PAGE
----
On this week’s Capitol View, U.S. Senator Tom Cotton joins Jessi Turnure discussed their opinions on immigration after President Donald Trump visited the United States/Mexico border.
President Trump’s tour is reigniting the debate over immigration policy.
During his visit to Calexico, California, the President insisted the U.S. is full, and can’t handle any more migrants.
He has backed off his recent threat to close the border altogether.
Democrats argue threats like that make the border situation worse.
Republicans, including Arkansas’s Tom Cotton, noting that the number of people showing up at the border has spiked in recent weeks.
“We have had a huge surge in illegal immigration at our border. In March alone, it’s one of the highest months in the last decade. But it’s a very different kind of illegal immigration than most people perceive or are used to over the last 30 years,” Sen. Tom Cotton said.
Setting their partisan differences momentarily aside, U.S. Sen. Charles Schumer, D-N.Y., and U.S. Sen. Tom Cotton, R-Ark., promised Thursday that they’ll work together to fight the flow of synthetic opioids into the United States.
At a Capitol Hill news conference, they called for passage of the Fentanyl Sanctions Act, which would punish Chinese drug manufacturers and others when they knowingly supply fentanyl to drug traffickers.
The legislation, which was filed Thursday, is the “first ever legislation to give broad and powerful sanction tools to the administration to target illicit fentanyl producers in China, Mexico and throughout the world,” Schumer said.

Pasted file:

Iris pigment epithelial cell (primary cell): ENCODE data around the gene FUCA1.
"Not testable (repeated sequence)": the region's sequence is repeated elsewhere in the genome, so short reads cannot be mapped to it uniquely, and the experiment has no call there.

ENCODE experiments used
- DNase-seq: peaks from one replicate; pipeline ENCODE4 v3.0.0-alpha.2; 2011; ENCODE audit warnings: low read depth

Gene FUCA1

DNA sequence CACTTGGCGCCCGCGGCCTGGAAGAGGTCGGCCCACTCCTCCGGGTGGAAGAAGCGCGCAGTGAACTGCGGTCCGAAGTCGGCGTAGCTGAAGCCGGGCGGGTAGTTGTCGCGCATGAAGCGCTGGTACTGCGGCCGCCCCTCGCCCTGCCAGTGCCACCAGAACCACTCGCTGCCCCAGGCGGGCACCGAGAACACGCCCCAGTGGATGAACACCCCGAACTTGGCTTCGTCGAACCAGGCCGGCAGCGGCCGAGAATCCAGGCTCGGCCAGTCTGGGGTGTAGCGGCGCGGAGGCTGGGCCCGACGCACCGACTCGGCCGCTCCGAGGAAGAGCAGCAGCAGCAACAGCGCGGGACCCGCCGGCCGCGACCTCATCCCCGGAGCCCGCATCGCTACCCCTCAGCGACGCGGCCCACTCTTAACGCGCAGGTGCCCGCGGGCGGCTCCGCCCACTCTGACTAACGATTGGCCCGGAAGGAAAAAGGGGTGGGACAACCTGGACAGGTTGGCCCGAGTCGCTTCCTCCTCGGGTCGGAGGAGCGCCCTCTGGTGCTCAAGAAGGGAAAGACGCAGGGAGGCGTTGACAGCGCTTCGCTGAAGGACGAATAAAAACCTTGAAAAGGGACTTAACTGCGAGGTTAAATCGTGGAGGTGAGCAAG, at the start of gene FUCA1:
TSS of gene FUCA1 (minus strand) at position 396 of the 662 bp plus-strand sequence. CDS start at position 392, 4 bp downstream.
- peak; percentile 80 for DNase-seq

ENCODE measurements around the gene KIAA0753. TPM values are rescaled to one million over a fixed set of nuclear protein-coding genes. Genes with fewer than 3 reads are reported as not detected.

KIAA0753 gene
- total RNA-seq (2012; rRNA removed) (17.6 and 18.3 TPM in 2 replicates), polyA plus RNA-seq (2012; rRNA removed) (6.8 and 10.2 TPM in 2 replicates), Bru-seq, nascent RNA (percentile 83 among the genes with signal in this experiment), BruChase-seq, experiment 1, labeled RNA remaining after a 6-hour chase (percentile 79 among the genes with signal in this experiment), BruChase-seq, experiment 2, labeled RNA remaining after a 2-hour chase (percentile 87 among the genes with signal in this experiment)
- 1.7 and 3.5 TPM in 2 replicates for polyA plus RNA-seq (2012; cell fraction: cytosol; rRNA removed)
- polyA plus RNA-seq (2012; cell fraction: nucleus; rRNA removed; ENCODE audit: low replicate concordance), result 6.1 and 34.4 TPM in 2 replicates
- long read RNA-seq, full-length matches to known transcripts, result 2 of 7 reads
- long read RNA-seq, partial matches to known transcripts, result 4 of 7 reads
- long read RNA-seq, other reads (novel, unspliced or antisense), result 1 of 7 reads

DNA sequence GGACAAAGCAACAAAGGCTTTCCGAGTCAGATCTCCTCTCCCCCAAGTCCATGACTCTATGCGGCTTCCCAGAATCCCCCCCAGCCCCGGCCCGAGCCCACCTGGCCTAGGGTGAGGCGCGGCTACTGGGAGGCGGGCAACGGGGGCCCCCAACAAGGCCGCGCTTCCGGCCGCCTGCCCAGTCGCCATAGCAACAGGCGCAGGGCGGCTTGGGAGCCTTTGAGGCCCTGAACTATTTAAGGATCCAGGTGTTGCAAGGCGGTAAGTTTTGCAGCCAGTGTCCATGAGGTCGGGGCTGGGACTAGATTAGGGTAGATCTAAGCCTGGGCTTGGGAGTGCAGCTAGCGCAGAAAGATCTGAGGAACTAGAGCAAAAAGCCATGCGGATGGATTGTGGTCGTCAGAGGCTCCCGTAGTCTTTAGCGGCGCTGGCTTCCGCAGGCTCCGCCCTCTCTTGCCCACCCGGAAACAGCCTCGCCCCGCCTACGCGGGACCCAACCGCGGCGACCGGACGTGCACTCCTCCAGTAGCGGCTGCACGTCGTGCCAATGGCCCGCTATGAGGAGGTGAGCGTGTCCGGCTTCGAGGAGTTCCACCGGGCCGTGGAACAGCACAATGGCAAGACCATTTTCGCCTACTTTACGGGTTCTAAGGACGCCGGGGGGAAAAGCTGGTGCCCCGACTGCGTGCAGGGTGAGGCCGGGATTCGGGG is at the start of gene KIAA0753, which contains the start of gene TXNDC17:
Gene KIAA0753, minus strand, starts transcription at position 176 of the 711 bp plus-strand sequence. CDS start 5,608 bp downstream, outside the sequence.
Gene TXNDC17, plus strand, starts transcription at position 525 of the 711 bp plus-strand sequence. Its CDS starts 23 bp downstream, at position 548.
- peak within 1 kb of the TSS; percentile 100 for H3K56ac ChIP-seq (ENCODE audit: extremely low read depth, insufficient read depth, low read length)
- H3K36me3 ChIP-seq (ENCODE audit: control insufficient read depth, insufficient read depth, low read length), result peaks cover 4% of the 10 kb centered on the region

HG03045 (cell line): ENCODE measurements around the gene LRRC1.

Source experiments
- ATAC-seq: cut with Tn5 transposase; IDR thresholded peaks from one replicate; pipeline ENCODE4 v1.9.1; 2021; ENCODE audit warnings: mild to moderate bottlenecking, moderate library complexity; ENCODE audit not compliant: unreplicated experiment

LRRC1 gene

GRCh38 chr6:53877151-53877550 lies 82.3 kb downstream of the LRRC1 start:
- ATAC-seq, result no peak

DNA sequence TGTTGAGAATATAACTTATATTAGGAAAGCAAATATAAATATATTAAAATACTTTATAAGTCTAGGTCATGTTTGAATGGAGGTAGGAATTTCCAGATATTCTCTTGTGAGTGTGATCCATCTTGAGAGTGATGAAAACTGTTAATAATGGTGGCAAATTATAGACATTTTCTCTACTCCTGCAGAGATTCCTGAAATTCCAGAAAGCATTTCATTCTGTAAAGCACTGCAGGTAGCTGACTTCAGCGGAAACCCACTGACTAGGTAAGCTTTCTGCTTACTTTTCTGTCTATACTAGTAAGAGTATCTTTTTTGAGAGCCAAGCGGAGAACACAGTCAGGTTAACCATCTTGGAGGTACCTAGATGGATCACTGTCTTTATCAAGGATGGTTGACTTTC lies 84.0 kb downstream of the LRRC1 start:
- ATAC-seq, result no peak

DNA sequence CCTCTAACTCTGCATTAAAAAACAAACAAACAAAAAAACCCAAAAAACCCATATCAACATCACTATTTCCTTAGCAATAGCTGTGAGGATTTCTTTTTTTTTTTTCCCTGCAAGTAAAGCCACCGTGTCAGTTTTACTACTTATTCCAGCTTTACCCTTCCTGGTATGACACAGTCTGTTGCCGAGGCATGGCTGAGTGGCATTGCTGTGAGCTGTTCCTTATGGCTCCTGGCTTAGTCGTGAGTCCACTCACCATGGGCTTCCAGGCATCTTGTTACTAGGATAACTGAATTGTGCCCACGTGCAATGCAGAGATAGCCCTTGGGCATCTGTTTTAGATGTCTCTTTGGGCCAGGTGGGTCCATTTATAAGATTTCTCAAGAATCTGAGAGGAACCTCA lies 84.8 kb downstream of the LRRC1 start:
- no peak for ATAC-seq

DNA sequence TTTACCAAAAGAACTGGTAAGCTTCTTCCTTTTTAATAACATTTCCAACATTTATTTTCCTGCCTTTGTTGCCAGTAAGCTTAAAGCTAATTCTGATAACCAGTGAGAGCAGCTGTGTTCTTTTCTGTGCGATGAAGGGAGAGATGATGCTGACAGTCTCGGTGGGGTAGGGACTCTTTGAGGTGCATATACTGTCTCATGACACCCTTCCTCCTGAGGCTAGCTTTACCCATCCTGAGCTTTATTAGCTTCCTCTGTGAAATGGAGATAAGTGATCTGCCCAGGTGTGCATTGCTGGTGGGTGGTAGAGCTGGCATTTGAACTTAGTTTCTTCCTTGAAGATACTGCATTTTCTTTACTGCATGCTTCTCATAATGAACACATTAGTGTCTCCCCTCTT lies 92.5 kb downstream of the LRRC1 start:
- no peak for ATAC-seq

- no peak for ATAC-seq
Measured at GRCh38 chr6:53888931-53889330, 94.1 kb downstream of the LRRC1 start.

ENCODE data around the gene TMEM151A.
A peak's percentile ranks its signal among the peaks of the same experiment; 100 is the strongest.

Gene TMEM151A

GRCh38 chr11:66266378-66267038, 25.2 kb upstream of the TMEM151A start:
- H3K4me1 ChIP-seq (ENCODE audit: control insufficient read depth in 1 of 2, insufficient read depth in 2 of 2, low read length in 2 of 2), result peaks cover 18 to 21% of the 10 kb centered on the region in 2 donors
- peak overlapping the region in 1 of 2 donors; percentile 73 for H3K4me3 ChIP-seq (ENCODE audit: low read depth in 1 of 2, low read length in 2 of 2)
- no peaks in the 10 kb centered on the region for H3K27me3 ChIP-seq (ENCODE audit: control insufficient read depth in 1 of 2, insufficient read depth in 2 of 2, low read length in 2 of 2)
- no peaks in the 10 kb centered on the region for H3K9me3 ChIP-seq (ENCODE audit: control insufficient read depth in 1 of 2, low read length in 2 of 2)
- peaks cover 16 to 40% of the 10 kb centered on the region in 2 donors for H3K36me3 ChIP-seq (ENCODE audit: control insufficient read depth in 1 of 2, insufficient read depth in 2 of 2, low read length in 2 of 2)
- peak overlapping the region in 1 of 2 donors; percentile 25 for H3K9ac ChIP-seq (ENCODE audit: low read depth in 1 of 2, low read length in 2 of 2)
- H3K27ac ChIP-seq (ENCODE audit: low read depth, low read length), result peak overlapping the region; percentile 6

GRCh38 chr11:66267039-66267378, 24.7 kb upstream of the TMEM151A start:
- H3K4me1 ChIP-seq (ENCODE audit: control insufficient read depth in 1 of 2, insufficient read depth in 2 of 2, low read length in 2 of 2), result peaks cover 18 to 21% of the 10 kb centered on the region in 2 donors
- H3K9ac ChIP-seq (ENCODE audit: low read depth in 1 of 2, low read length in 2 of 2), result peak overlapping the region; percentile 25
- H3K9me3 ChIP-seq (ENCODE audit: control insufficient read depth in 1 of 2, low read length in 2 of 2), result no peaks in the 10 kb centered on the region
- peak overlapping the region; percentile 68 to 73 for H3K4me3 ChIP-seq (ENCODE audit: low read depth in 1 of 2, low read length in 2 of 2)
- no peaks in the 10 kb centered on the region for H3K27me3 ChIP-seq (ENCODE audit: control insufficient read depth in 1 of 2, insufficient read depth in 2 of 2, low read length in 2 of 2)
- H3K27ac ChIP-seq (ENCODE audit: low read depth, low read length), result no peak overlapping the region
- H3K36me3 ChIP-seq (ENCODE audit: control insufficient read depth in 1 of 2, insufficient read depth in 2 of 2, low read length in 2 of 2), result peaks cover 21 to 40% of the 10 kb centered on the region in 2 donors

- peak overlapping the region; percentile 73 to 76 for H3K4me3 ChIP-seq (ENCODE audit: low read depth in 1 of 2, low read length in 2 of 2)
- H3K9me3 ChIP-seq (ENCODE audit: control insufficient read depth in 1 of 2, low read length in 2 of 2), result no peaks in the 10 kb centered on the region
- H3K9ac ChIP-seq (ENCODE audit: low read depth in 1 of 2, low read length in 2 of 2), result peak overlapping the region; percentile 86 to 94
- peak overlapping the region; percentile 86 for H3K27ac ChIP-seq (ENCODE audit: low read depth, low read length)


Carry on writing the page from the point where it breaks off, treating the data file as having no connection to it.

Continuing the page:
Sen. Tom Cotton (R., Ark.) is seeking an investigation into the tax-exempt status of the left-wing Southern Poverty Law Center (SPLC), according to a letter provided to the Washington Free Beacon.
Cotton sent the letter to the IRS April 2 and urges an investigation into whether the SPLC “should retain its classification as a 501(c)(3) nonprofit organization” amid news reports that have verified the “long-established fact that the SPLC regularly engages in defamation of its political opponents.”
The SPLC has garnered massive amounts of cash for its operations. The Washington Free Beacon reported in early March that the group has $518 million in assets, with $120 million now offshore.
“The business model has paid well,” Cotton writes in the letter. “The SPLC has accrued more than $500 million in assets. According to the group’s most recent financial statement, it holds $121 million offshore in non-U.S. equity funds. The SPLC uses these assets to pay its executives lavish salaries far higher than the comparable household average.”
A book by Tom Cotton will be released May 14 chronicling the history of Arlington National Cemetery’s Old Guard as well as his own time in the unit, according to his publisher.
The Arkansas senator spent 16 months during 2007 and 2008 leading the Old Guard unit that oversees and performs funerals for fallen soldiers at Arlington National Cemetery between his own tours in Afghanistan and Iraq. He also spent the past year observing and reporting on the unity’s present-day soldiers, which his publisher, William Morrow (part of HarperCollins), says forms the “spine of the book.”
WASHINGTON, DC – Sen. Tom Cotton (R-AR) threw down the gauntlet to Senate Democrats on Thursday, telling the Federalist Society that Democrats would either agree to reasonable conditions for confirming President Donald Trump’s nominees or “face the Senate equivalent of martial law.”
Cotton delivered the opening address to the 2017 National Lawyers Convention of the Federalist Society for Law & Public Policy, the largest and most powerful group in the nation for conservative and libertarian legal thought. The three-day conference was held last week at the Mayflower Hotel in the nation’s capital.